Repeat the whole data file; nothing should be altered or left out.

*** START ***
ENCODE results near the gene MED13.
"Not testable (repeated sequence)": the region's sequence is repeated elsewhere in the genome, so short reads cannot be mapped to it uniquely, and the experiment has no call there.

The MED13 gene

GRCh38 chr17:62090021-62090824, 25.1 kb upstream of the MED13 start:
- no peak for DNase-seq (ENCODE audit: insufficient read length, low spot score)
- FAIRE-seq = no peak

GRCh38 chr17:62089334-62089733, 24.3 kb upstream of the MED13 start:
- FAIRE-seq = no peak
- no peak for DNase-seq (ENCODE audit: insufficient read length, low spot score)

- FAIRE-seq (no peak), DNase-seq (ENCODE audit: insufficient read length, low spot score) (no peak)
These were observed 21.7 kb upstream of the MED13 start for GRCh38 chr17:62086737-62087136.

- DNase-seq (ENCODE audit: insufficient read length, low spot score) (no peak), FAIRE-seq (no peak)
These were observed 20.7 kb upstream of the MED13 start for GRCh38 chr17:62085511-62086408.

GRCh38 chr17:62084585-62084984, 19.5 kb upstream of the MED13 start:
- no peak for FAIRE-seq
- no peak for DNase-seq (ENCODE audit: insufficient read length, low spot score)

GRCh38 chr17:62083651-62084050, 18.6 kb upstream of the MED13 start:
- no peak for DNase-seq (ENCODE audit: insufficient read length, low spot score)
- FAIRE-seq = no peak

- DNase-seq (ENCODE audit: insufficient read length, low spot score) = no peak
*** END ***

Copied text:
ENCODE results near the gene MED13.
"Not testable (repeated sequence)": the region's sequence is repeated elsewhere in the genome, so short reads cannot be mapped to it uniquely, and the experiment has no call there.

The MED13 gene

GRCh38 chr17:62090021-62090824, 25.1 kb upstream of the MED13 start:
- no peak for DNase-seq (ENCODE audit: insufficient read length, low spot score)
- FAIRE-seq = no peak

GRCh38 chr17:62089334-62089733, 24.3 kb upstream of the MED13 start:
- FAIRE-seq = no peak
- no peak for DNase-seq (ENCODE audit: insufficient read length, low spot score)

- FAIRE-seq (no peak), DNase-seq (ENCODE audit: insufficient read length, low spot score) (no peak)
These were observed 21.7 kb upstream of the MED13 start for GRCh38 chr17:62086737-62087136.

- DNase-seq (ENCODE audit: insufficient read length, low spot score) (no peak), FAIRE-seq (no peak)
These were observed 20.7 kb upstream of the MED13 start for GRCh38 chr17:62085511-62086408.

GRCh38 chr17:62084585-62084984, 19.5 kb upstream of the MED13 start:
- no peak for FAIRE-seq
- no peak for DNase-seq (ENCODE audit: insufficient read length, low spot score)

GRCh38 chr17:62083651-62084050, 18.6 kb upstream of the MED13 start:
- no peak for DNase-seq (ENCODE audit: insufficient read length, low spot score)
- FAIRE-seq = no peak

- DNase-seq (ENCODE audit: insufficient read length, low spot score) = no peak